Learning Mandarin: Understanding Chinese Currency

If you've heard about Chinese currency at all, you might have also heard it called several different names. That's not surprising as we do the same with our money. While I might talk about the dollar (Australian, US, or other), and I might say "that's 10 dollars", I'm more likely to say "that's ten bucks". The same happens with Chinese currency, with the added complication that it has both Chinese names, and names that are used when referring to it in English.

Formally, the main unit of Chinese currency is the 人民币 (Rénmínbì).

The word (Rén) is the word for " person".

The word (Mín) is a bit like a member of an ethnic group but it makes the first two words mean more like "the people".

The word (Bì) is basically a word for "currency".

So this makes the whole term mean "the people's currency". It's often referred to in English as the RMB. So, it's a bit like how we would refer to "the Australian Dollar" as a currency.

Yuan is like Dollar

In Chinese though, when referring to an amount of the currency, the formal term used is (Yuán). It's a paper note as shown above but was originally a coin as shown here:

 

You can see it written on the coin to the right of the one. For us, this is closer to the term "dollar". So when a price is 13 of these, the words would be 十三元 (Shísān yuan) where 十三 (Shísān) is the number 13.

This name is also used in the financial markets at time, where they will refer to CNY (Chinese Yuan). I suppose they're following  a pattern like USD, AUD, etc. and RMB doesn't fit the pattern with the country name in the first two letters.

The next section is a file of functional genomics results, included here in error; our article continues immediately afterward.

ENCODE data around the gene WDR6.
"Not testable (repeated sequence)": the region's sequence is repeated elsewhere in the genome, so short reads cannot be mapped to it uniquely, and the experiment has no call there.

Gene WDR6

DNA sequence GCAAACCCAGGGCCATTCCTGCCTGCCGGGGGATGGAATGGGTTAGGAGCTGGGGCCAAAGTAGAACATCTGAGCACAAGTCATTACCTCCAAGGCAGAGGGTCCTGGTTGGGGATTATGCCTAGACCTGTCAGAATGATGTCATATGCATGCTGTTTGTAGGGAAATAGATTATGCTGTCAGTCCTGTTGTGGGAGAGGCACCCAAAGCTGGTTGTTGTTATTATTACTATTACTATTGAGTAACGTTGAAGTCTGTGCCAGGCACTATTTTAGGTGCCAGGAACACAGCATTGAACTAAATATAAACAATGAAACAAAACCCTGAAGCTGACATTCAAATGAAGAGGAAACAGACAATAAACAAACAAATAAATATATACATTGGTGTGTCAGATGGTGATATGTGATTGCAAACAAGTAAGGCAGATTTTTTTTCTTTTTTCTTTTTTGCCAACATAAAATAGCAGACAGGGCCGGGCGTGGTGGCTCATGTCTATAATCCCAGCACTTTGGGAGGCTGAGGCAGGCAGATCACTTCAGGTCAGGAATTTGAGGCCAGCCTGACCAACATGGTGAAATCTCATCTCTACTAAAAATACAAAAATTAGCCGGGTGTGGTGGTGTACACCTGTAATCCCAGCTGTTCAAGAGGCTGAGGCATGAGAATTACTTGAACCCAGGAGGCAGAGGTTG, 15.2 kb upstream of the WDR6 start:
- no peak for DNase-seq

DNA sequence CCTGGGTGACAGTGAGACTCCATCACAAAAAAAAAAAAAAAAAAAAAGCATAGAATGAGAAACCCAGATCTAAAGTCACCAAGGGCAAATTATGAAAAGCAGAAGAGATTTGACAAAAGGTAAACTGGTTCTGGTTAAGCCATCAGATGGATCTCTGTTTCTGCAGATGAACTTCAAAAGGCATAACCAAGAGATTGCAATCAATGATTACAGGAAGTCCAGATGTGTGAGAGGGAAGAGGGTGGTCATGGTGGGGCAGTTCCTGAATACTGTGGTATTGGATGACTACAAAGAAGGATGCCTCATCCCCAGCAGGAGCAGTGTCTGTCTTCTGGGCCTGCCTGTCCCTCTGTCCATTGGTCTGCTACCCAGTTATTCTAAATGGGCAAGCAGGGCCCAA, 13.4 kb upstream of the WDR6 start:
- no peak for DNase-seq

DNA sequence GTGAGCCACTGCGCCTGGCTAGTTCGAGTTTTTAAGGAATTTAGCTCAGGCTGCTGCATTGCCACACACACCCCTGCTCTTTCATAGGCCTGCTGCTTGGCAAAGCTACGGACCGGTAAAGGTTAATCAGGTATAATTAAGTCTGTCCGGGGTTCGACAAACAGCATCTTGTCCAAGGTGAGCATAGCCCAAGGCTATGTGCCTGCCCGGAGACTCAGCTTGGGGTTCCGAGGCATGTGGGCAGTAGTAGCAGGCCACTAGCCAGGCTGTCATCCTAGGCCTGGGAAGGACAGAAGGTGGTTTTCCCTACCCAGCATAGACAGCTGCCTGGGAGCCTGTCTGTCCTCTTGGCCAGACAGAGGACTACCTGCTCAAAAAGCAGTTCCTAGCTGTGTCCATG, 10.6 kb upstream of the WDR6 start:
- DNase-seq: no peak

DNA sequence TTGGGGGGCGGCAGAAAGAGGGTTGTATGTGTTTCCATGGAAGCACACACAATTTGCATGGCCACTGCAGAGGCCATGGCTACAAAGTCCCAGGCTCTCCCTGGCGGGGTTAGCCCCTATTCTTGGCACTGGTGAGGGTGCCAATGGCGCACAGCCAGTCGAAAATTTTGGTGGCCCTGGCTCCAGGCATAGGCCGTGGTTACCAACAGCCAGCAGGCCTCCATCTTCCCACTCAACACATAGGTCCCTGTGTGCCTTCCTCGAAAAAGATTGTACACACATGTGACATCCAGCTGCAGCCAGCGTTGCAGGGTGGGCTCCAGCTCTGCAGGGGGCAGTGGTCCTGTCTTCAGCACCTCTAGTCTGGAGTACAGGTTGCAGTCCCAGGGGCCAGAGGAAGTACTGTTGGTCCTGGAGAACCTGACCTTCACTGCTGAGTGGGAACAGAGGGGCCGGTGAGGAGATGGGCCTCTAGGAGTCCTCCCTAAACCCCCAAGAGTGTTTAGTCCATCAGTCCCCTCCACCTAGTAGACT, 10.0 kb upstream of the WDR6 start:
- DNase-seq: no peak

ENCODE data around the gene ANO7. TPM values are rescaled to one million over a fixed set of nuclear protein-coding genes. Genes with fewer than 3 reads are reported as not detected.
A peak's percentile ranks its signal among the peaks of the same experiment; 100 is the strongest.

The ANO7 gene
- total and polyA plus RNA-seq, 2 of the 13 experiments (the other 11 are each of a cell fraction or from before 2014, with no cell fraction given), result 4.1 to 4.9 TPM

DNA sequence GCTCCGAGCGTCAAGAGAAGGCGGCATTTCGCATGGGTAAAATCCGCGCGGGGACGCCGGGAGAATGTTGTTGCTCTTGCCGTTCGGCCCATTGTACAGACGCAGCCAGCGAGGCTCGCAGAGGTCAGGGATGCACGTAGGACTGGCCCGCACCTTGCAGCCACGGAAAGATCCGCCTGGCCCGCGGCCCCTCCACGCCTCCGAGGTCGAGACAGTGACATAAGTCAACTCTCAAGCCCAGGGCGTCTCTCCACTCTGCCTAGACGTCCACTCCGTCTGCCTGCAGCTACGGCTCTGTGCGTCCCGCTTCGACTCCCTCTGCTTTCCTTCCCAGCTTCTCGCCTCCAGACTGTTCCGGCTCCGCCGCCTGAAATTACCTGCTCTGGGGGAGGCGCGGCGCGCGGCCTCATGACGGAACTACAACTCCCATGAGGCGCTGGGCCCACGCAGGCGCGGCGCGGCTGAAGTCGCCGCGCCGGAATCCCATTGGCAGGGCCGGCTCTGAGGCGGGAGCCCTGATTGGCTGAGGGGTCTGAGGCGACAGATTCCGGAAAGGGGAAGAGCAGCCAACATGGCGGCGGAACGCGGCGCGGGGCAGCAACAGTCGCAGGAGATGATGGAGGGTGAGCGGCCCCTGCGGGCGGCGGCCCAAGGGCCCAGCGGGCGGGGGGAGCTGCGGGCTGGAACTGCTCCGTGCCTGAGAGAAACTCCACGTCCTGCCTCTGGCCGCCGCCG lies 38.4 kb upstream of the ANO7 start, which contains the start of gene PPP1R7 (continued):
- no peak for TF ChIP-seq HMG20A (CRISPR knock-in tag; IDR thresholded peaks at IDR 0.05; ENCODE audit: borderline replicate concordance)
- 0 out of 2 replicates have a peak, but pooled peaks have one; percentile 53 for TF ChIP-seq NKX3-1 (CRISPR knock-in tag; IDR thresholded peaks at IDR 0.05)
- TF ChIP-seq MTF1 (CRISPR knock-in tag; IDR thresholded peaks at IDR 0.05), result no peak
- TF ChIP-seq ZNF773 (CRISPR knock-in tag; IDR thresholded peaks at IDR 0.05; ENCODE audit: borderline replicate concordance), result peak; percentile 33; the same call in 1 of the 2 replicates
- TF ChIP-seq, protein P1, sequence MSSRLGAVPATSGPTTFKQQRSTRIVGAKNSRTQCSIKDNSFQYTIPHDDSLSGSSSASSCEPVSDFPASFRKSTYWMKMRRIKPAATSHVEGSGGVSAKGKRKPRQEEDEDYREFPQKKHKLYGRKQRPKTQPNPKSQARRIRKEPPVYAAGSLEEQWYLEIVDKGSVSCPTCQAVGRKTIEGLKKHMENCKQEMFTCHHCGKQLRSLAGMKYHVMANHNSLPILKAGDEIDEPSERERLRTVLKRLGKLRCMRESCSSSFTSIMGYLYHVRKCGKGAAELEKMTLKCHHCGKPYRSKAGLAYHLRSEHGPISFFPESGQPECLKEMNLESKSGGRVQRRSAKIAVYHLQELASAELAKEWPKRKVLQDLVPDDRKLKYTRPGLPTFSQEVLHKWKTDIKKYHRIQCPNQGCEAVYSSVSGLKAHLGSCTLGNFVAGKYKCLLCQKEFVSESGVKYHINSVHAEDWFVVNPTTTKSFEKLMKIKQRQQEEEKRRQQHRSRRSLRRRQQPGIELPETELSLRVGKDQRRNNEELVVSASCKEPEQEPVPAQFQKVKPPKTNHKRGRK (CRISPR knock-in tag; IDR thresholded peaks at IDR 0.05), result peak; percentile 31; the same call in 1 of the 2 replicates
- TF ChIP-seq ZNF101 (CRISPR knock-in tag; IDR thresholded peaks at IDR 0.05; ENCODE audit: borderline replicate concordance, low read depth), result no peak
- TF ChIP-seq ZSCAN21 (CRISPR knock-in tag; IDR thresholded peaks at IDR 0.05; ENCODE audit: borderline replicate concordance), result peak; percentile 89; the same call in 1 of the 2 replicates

Note: Chinese doesn't have singular and plural words for this like we do.

Kuai is like Bucks

And just like we might say "13 bucks" instead of "13 dollars", the Chinese routinely say 十三块 (Shísān kuài) where (Kuài) is a less formal term for (Yuán). In other usage, (Kuài) is closer to "piece" or "pieces".

What about smaller amounts?

Chinese does have terms used for smaller amounts as well:

(Jiǎo) is 1/10th of a (Yuán).

(Fēn) can mean 1/100th but the value is so small as to be basically useless. I've never heard a person use this word in this way. They more often use it as part of a percentage i.e. 百分之百 (Bǎifēnzhībǎi) means "100%".

Learning Mandarin

I'll write more soon on the best methods for learning. If you want to get a taste for it in the meantime though, my current favorite site is iTalki, and my favorite teacher by far is Amy He. If you decide to try it, click here and it's cheaper for both you and me.

Book Review: Sherlock Holmes and the Case of the Curly Haired Company (Mandarin Companion)

I've often heard that the best way to learn any language is to spend a lot of time reading the language, particularly books. I really think that's true. So, given my interest in learning Mandarin (Chinese), I wanted to spend more time reading the language.

Now the challenge is always that until you know enough language, it's hard to read books at all, and if you have to keep looking up all the words, that gets painful pretty quickly too. I've heard that ideally, you want to already know about 90% of the words. You want to already know almost all of the common words and need to look up the words that are harder for you.